A NEW CONSERVATION APPROACH FOR CORAL REEFS
When someone asks you to explain what a coral reef is, the usual response is a description of a beautiful picturesque site of colour and clear water, interrupted by streaks of shining fish every shape and size imaginable. Currently, this picture is what we all know and love coral reefs to be, but sadly this may not be forever.
58% of our coral reefs are threatened by humans. They range 1/6 of the world’s coastline and support numerous species, acting as great biodiversity hotspots and tourist attractions. Unfortunately, the world’s coral reefs are under tremendous pressure. Forgive me if this comes across as a bit of a biology lesson, but sometimes all it takes is a simple explanation to turn some ones light bulb on. Human activities such as deforestation, development (urban and rural) and agriculture place massive amounts of pollution and nutrients into the ocean. This causes eutrophication. Eutrophication is when a great deal of nutrients is placed in water resulting in oxygen depletion due to consumers readily taking up the nutrients. This process ends with coral reef degradation. Because coral reefs are home to a diverse array of marine organisms, it is an important challenge to find out whether these organisms have other places to go when their homes become degraded, or if they are geographically restricted and so too have to face the same fate.
A study by Roberts et al. (2002) takes on this challenge to examine the geographical ranges of specific organisms, showing that 7.2%-53.6% of four phyla (reef fish, snails, corals and lobsters) have restricted ranges within coral reefs and are thus at the risk of extinction. The study also shows that 58.6% of coral reefs hold the top ten areas of richest endemism (being unique to a geographic location) AND includes 44.8%-54.2% of restricted range species. Using these four phyla to show how degradation of coral reefs is affecting biodiversity, readers can see why (and hopefully how) we can use conservation practices to solve this problem. It also shows the need for conservation of coral reef ‘wilderness’ and not only the coral reef ‘hot spots’.
Marine species are commonly thought to be resilient to extinction because of their enormous geographic range sizes (which are not restricted by roads, fences, people as terrestrial species are), but the data shown in this article contradicts this. Because coral reefs are tourism attractions, few have been left untouched by humans. This is the continuing battle of how to try and conserve this beautiful biodiversity without hindering the countries’ capital gain from it. We already have seen the detrimental effects of tourism on coral reefs. Areas are out fished (with destructive methods such as dynamite and poison), but are never sectioned off to the public because of the substantial income that these tourists generate. After all, it seems to be our very own human nature that drives us to over exploit what has been given to us, the term ‘tragedy of the commons’ most certainly comes to mind...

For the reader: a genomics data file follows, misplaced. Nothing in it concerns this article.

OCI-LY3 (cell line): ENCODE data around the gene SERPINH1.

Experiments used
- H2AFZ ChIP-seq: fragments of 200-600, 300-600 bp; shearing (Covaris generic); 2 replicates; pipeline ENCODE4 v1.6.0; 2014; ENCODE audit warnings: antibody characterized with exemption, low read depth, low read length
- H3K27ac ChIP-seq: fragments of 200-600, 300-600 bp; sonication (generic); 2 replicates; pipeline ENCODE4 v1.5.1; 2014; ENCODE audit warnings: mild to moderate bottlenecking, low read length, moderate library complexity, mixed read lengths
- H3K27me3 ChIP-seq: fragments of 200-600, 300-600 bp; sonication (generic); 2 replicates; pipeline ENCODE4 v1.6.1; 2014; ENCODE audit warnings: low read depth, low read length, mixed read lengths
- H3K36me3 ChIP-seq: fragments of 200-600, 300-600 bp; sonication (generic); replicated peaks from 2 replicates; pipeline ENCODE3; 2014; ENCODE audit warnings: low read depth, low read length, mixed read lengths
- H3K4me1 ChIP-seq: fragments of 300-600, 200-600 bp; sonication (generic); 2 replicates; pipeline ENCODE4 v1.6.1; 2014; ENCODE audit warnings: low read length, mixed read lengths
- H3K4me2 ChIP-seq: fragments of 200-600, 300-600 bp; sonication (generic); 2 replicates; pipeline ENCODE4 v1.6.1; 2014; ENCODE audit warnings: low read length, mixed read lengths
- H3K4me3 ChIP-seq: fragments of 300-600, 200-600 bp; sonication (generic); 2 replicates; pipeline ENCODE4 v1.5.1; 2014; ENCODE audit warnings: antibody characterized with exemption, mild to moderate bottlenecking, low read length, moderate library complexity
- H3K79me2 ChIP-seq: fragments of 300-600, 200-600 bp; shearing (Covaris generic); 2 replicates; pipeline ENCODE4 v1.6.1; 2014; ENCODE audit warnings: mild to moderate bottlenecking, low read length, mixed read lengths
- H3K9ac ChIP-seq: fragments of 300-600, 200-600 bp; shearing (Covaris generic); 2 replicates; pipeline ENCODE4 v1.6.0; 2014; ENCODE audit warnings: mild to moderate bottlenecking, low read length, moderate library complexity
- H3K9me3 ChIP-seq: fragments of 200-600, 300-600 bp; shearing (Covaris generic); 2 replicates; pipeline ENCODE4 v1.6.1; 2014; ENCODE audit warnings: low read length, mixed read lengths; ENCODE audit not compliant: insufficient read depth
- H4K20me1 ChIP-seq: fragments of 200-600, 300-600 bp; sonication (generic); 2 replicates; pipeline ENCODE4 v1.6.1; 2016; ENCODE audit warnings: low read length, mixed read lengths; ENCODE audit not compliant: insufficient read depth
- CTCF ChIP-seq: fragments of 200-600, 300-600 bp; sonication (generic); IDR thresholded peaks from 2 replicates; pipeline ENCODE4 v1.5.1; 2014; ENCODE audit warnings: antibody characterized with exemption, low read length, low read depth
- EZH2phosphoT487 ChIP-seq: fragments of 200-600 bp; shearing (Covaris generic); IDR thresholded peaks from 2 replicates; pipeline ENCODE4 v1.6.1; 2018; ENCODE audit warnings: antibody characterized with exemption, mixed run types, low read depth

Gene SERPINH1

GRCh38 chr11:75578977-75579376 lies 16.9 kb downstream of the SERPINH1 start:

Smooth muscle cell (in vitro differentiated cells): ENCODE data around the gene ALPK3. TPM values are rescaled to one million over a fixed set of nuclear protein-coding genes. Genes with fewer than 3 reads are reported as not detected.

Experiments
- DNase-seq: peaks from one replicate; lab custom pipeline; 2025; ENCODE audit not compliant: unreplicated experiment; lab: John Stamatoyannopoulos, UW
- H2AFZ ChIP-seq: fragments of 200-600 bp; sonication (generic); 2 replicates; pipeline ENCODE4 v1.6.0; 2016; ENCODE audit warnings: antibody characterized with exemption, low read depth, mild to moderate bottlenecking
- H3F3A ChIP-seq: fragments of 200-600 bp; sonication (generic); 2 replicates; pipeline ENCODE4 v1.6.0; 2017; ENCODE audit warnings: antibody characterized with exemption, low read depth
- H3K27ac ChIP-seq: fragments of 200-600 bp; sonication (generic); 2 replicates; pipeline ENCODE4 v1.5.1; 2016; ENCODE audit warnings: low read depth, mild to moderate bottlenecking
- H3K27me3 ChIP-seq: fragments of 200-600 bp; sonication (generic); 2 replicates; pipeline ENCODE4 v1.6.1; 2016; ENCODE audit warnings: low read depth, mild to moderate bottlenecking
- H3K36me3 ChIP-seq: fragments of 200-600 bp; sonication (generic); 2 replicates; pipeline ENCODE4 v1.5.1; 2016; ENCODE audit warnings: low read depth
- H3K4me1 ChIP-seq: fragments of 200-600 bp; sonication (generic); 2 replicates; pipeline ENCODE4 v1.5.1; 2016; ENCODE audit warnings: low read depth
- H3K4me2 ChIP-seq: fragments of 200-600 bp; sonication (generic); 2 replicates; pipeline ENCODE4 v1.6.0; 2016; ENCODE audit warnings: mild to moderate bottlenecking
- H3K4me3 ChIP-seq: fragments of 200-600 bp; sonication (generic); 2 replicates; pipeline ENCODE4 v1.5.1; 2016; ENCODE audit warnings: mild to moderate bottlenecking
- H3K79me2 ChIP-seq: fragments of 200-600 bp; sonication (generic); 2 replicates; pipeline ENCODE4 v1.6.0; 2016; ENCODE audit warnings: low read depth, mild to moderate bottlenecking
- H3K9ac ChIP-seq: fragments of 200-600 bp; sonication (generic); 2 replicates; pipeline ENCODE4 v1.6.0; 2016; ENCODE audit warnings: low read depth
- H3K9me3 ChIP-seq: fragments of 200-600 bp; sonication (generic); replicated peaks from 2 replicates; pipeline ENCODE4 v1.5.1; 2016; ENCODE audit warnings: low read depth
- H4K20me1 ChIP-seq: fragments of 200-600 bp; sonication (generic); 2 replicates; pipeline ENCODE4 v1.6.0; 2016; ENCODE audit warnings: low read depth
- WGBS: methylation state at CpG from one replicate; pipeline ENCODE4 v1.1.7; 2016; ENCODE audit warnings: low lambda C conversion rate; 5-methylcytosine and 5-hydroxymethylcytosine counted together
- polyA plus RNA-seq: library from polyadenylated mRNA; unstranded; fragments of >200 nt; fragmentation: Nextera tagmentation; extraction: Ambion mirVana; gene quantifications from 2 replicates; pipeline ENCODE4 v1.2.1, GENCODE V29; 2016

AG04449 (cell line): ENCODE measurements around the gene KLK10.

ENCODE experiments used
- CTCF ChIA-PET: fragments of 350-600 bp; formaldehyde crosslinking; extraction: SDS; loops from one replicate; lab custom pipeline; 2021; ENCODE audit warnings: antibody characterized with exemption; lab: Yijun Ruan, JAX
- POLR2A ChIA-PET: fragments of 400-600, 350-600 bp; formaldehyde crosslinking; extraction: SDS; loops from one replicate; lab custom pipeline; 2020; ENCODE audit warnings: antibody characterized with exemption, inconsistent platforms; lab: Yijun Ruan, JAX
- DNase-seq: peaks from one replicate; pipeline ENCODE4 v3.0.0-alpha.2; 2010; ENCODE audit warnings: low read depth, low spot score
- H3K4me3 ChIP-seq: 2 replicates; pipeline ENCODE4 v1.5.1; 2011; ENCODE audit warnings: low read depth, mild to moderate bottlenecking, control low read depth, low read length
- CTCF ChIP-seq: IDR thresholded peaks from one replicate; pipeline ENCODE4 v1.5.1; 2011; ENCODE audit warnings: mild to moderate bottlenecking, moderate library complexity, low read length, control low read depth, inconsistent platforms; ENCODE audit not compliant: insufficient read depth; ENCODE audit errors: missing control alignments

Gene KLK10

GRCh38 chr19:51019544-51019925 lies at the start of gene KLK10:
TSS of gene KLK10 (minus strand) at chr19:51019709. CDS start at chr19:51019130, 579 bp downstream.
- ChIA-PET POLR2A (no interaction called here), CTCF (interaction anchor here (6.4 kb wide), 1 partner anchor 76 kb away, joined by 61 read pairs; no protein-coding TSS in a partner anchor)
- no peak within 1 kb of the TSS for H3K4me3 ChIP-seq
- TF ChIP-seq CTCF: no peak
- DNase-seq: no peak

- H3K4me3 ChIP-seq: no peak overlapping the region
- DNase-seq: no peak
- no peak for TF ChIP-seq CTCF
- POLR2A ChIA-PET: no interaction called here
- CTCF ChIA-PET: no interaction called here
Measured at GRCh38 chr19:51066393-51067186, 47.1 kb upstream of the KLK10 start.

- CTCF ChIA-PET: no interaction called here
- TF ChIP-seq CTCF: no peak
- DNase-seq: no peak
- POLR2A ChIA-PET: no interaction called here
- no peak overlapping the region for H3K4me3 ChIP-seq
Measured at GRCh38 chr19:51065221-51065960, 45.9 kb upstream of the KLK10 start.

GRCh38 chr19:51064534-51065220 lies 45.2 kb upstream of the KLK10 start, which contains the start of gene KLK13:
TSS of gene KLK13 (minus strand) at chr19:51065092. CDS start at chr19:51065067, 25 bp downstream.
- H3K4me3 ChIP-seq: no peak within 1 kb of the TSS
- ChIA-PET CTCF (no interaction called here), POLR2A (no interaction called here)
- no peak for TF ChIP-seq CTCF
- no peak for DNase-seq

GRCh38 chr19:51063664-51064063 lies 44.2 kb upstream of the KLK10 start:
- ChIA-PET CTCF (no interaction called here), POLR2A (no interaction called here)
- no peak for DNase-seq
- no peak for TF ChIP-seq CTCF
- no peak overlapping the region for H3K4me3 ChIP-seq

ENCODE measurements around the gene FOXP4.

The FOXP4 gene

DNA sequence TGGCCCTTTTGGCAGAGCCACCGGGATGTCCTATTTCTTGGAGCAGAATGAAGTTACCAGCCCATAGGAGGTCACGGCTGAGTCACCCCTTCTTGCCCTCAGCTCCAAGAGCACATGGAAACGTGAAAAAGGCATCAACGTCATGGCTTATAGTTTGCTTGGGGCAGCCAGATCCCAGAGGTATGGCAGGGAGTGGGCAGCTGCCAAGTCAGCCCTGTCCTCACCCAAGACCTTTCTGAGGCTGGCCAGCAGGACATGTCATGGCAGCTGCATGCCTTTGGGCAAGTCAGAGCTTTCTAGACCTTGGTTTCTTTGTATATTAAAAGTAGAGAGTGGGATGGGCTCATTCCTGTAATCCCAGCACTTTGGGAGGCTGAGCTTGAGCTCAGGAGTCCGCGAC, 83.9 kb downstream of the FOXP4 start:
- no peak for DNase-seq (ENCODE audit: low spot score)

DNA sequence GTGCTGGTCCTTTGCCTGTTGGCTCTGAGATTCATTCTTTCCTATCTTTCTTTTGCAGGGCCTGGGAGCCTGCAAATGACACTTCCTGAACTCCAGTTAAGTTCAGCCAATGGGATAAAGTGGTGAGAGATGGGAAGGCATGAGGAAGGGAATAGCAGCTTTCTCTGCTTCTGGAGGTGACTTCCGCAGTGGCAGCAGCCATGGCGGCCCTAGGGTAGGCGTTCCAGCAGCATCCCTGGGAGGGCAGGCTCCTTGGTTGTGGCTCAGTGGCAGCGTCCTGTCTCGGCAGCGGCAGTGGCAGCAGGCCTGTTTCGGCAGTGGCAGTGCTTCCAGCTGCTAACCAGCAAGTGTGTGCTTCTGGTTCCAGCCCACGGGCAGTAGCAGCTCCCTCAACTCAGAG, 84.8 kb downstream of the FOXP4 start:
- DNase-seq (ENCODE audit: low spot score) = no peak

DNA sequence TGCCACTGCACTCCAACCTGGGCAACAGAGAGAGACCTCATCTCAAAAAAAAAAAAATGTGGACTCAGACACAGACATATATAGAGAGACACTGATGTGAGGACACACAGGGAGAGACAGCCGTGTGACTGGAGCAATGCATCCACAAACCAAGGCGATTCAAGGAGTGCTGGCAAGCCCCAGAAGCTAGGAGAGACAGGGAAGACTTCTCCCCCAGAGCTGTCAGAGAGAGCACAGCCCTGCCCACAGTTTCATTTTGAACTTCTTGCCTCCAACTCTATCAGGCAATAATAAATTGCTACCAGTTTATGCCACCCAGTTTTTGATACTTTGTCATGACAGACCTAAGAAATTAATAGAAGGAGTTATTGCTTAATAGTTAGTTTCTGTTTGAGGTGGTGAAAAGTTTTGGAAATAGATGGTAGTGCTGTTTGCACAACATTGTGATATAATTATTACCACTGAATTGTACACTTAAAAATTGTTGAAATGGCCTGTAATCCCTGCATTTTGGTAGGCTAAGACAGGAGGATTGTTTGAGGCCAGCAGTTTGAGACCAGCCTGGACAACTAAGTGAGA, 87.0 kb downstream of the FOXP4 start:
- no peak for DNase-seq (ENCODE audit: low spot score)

I liked this article because conservation biology is one of my deep interests. It is an aspect of my marine biology career where I feel completely motivated to be a part of. I feel that conservation is a major ‘key word’ used today and that world is finally becoming more aware of the consequences of their actions.
The conservation strategies posed by this article are logical ideas that I, and I’m sure many other biologists, have never considered. The idea of a two pronged conservation strategy whereby conservation extends to biodiversity hotspots and general reef wilderness, together with terrestrial biodiversity conservation practices, is undeniably exceptional and logical. Because the pollution that pollutes our ocean comes from the land practices that humans carry out, terrestrial conservation needs to be integrated with marine conservation in order for a well established conservation foundation to be established. I’m not sure if I have simply been naive on this matter, but I have never thought about integrating a terrestrial management plan with a marine one. Because the problems are as a consequence of one another, naturally so should be the solution. Obviously climate change mitigation should also need to be considered for all aspects of coral reef degradation to be challenged. All these key aspects play a role in the altering of coral reefs and will cause many more precarious outcomes if left ignorant.